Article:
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Hey duster, i just picked up a 1915 danzig custom 8mm. The bore is perfect so i'm going to keep it 8mm and see how it shoots.I agree with shooter of the calibers you listed 243 would be my choice, but if i ever changed my barrel i would go with 6.5x55 i really like that round and if you want you can still get surplus. It is a very accurate round and works well with the mauser action. Good luck with whatever you chose. OMT"
 

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Here's my Springfield Armory M1 Garand...manufactured in November 1944. She is pictured with an original M1942 16" bayonet ( very rare...most were cut down to 10" ) and a repo M7 fragmentation grenade launcher.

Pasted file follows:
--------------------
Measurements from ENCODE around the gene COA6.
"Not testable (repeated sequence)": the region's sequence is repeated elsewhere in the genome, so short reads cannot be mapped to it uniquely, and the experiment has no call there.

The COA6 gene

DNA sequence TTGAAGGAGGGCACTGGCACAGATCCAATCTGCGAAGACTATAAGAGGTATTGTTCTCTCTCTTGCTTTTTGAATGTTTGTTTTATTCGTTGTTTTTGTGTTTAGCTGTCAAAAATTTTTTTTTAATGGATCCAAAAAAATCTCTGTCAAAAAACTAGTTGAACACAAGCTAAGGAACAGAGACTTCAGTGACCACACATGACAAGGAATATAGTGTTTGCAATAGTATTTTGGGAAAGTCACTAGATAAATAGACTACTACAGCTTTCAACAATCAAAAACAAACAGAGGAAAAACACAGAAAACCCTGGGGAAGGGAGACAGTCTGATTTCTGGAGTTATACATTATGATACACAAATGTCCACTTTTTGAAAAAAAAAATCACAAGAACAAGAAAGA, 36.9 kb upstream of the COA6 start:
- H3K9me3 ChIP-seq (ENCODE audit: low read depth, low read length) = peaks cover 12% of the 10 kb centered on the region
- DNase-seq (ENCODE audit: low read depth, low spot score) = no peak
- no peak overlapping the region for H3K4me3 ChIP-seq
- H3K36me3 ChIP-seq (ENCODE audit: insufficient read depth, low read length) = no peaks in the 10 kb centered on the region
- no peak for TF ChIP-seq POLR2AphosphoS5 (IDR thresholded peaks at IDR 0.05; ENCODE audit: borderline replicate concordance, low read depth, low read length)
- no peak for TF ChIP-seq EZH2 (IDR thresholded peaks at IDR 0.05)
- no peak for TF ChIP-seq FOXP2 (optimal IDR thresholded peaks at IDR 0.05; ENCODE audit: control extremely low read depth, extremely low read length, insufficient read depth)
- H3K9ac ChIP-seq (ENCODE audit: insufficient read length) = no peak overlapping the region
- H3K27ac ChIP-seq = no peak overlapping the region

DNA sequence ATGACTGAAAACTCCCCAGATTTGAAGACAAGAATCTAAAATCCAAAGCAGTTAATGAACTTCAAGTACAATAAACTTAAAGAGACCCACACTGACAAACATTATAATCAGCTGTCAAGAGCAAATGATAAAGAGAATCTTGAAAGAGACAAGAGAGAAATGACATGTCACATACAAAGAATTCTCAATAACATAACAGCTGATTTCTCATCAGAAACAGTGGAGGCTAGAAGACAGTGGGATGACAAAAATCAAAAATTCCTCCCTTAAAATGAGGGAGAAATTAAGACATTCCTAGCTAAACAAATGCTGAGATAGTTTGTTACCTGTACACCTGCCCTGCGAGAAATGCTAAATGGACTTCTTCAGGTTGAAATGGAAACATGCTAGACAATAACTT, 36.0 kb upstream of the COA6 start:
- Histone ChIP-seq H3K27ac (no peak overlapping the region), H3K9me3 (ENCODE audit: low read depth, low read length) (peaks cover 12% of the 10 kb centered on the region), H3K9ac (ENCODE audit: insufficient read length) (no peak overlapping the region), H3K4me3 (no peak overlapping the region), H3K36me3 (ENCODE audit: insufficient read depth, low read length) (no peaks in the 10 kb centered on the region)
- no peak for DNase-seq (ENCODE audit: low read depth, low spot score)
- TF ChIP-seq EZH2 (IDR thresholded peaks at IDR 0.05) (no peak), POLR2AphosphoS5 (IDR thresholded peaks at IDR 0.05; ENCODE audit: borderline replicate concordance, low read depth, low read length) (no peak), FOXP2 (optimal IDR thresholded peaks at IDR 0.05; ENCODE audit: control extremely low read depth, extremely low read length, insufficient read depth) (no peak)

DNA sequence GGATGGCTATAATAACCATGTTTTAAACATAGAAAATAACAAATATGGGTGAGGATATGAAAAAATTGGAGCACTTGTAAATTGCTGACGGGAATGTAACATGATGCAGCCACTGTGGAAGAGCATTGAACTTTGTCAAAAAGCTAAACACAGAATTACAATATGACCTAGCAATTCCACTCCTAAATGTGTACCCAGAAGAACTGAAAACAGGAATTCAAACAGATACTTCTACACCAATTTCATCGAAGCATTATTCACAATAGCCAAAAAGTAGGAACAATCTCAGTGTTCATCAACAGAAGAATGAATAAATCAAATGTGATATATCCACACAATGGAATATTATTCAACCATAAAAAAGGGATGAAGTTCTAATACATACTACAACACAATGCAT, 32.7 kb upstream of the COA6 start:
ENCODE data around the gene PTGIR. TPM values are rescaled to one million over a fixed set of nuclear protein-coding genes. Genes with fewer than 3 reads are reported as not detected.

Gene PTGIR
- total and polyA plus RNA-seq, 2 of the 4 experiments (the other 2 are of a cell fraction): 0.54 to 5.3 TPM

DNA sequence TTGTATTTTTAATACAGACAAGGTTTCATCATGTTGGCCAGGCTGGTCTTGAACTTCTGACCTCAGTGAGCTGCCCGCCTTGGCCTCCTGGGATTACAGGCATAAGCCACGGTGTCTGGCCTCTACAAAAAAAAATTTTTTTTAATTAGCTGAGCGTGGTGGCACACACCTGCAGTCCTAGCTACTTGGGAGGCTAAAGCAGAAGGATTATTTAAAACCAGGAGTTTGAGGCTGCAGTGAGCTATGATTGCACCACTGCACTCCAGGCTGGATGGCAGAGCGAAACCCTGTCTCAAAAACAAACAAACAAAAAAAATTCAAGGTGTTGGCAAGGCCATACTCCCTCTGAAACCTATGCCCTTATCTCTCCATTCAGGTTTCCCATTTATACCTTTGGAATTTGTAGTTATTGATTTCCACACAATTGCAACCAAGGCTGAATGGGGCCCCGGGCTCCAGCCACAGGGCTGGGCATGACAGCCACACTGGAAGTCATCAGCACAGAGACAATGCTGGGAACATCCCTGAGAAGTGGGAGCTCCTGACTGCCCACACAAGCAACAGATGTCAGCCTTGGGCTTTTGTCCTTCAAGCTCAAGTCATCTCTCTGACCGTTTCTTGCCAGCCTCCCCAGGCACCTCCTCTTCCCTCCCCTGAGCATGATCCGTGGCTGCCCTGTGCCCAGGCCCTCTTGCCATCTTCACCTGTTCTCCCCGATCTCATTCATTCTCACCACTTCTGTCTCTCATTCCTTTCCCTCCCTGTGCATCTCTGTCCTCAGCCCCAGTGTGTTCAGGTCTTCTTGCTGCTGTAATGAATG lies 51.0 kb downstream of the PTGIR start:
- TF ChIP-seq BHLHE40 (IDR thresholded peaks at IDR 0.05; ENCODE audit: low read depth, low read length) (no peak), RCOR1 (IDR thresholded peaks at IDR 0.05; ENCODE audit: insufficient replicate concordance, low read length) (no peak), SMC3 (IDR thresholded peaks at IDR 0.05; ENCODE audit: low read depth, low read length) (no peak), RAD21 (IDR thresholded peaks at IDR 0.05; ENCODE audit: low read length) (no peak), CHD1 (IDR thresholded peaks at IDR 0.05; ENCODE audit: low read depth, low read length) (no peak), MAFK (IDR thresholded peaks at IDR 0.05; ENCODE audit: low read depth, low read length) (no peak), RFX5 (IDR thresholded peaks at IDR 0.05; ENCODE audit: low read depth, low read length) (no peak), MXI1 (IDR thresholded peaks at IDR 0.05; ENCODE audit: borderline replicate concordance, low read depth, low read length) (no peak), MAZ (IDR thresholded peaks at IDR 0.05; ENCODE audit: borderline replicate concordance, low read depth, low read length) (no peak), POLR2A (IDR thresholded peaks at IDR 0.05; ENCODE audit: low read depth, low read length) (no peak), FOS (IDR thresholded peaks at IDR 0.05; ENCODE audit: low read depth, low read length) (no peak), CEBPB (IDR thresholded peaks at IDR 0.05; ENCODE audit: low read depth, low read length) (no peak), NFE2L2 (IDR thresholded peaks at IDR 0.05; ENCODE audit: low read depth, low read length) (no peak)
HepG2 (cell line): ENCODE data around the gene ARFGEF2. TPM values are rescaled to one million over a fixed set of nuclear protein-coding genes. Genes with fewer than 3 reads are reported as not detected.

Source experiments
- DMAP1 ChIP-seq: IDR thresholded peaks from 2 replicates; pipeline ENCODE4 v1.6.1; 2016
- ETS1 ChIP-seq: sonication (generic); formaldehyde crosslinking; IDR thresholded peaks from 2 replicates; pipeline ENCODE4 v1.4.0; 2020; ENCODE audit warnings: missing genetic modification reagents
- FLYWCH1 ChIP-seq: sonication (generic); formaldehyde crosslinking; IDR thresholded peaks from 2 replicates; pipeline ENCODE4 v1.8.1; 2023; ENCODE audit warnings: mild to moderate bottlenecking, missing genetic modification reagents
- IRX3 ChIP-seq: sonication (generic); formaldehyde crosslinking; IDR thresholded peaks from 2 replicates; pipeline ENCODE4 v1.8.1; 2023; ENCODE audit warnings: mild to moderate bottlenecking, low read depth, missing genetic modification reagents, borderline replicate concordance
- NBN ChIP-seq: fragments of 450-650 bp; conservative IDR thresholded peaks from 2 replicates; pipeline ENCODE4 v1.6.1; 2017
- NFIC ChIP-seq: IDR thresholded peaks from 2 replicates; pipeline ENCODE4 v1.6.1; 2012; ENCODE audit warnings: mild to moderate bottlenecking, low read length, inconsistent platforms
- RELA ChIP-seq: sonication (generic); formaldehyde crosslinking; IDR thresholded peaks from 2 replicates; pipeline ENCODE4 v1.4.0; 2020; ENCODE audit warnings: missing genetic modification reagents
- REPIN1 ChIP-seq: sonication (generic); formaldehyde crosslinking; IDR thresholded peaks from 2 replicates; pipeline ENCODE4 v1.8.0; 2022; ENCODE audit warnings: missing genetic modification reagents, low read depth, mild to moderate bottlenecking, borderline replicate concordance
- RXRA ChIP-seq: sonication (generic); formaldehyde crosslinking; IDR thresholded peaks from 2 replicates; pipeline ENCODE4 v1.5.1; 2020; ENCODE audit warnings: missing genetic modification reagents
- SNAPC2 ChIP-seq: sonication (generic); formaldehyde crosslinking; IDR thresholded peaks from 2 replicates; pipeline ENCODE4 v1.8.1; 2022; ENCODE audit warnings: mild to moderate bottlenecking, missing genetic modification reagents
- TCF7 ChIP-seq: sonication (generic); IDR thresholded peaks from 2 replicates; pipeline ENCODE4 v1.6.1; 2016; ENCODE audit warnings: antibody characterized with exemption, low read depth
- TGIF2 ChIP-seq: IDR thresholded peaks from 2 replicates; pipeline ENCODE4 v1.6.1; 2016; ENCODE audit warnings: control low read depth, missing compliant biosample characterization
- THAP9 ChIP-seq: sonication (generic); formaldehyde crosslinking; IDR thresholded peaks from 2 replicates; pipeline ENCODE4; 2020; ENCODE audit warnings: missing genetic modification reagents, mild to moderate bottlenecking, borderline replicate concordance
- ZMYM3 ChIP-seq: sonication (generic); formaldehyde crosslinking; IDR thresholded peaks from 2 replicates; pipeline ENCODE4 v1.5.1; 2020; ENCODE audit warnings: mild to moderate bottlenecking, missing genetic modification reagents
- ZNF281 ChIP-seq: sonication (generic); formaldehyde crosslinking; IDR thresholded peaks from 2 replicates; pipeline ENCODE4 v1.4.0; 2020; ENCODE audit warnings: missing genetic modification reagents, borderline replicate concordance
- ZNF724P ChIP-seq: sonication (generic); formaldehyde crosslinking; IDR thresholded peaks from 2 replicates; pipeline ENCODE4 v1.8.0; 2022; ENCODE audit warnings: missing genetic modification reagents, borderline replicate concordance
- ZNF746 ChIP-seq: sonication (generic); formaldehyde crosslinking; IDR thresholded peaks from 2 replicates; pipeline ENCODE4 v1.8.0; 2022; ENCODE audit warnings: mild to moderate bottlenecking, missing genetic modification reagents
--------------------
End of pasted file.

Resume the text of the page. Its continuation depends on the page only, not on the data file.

The M1 Garand (officially designated as United States Rifle, Caliber .30, M1), was the first semi automatic to be generally issued to the infantry of any nation. Called "the greatest battle implement ever devised" by General George S. Patton, the Garand officially replaced the bolt action M1903 Springfield as the standard servive rifle of the United States Armed Forces in 1936 and was subsequently replaced by the selective fire M14 in 1957.
I'm jealous i always wanted a garand, thats a beauty" I also owned a 1941 P-38 A/C sold it many yrs ago for $200, Kick, Kick" Nice guns OMT"
 

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My WWII Military Rifles

My Mosin Nagant 7.62X54 was made in Russia in 1934 and has the
Octagon receiver. Just recently bought it and shot it for the first time
today. It appears to have never been issued for warfare.
My Springfield M1 Garand was manufactured in July, 1944 and has a
barrel dated 3-54. So it probably was used in both WWII and Korea.
The 30 Cal MI Carbine is an Underwood and dated 11-1943. So also
probably used in WWII and Korea.









____________________________
charles in KY